“They are saying that I can be a carrier and not show any symptoms and then I give it to you and then you have symptoms and it could possibly affect you. That is the biggest part that would be hard for me. Just knowing that I can be a carrier or someone can be a carrier and not even know it and have no idea of it then things can just develop from there. I just think right now, it would be really hard to find a way for me to say yes, lets go ahead and play.”
While in Uniondale, Williams served as the veteran on the team, holding valuable experience. He was in Brooklyn Nets camp last fall, then assigned to Long Island in part to mentor the kids. To him, helping his teammates on and off the court is what he enjoyed the most and credits his teammates for being sponges when he spoke.
“It’s so funny to hear you say that and know that I am the veteran now,. Trust me, the guys would call me old all the time and I am the old man and I had no problems with it. It was just interesting because guys would come to me with a lot of questions.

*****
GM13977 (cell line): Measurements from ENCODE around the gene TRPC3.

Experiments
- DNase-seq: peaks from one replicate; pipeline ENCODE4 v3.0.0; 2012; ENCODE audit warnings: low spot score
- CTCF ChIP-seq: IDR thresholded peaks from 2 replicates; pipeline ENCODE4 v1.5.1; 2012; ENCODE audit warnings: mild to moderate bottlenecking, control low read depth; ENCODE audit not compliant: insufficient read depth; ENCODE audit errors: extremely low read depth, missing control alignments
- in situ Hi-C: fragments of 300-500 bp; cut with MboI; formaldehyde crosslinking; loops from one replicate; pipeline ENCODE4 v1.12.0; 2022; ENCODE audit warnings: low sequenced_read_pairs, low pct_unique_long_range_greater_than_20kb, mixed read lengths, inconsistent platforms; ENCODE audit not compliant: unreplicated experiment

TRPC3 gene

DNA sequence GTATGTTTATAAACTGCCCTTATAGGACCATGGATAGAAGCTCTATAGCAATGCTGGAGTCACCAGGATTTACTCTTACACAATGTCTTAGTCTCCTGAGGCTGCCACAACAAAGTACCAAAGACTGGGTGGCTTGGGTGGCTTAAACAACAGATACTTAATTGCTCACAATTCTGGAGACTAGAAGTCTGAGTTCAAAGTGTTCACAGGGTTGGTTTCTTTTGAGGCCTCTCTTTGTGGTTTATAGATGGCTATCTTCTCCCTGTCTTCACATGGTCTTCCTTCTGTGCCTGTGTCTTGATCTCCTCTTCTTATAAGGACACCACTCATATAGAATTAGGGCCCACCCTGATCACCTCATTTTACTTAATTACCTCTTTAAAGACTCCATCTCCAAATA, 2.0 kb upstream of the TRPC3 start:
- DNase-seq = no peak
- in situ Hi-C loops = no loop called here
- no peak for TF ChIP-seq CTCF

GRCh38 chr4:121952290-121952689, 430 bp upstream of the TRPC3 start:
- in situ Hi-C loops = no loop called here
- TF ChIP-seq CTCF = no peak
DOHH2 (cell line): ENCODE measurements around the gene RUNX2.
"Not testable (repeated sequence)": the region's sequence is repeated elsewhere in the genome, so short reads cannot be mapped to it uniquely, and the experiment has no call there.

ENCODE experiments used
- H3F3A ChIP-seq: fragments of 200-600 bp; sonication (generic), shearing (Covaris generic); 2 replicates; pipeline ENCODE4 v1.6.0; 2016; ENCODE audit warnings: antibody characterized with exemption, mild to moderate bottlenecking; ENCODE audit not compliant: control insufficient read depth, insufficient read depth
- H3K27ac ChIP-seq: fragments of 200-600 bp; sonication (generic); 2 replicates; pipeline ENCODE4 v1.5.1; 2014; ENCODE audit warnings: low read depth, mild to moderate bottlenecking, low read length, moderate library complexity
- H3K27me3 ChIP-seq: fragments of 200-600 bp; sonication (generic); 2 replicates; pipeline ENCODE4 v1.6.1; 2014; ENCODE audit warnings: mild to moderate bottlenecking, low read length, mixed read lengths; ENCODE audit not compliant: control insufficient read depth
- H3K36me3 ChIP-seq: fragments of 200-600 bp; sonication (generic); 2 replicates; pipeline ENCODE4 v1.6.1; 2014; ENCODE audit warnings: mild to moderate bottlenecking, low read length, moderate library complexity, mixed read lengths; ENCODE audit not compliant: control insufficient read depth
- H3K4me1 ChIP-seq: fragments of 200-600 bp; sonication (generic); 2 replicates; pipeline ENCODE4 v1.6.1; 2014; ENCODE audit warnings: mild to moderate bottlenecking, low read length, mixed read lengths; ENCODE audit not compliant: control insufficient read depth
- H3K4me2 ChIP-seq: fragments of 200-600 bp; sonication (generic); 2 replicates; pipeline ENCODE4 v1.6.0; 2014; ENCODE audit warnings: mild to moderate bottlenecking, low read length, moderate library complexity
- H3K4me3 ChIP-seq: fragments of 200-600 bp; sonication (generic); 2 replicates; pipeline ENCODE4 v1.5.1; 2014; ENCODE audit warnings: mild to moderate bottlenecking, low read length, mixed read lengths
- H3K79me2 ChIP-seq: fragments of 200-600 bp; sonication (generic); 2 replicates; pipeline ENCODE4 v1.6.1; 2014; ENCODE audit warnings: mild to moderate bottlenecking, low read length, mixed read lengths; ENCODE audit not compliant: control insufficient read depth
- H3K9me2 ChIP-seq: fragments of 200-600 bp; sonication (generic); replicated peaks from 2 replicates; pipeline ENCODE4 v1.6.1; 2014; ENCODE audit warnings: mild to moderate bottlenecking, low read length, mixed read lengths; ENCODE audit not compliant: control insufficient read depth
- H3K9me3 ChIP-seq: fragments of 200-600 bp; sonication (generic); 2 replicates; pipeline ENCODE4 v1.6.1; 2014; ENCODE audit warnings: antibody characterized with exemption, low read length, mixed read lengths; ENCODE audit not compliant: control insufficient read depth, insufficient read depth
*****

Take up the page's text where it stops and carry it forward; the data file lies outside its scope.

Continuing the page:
“They would ask me things and they were all sponges and that is what I enjoyed. They would embrace me as the leader of the team, the veteran of the team, and that helped things run so smoothly. Guys would ask me questions not just about basketball as far as the NBA and the G League, they would ask me questions about things off the court.
Certain people would ask me things about how to know when these dates are when you are going to get your money or when you are supposed to apply for certain benefits you get and how to do those things. That is what I enjoyed the most. I really felt like those guys were some of the best followers to my leadership that I have ever had.”
When asked if Williams took any of his teammates under his wing, he quickly responded by praising Devin Cannady, the sharpshooting guard who graduated last week from Princeton with a Sociology degree.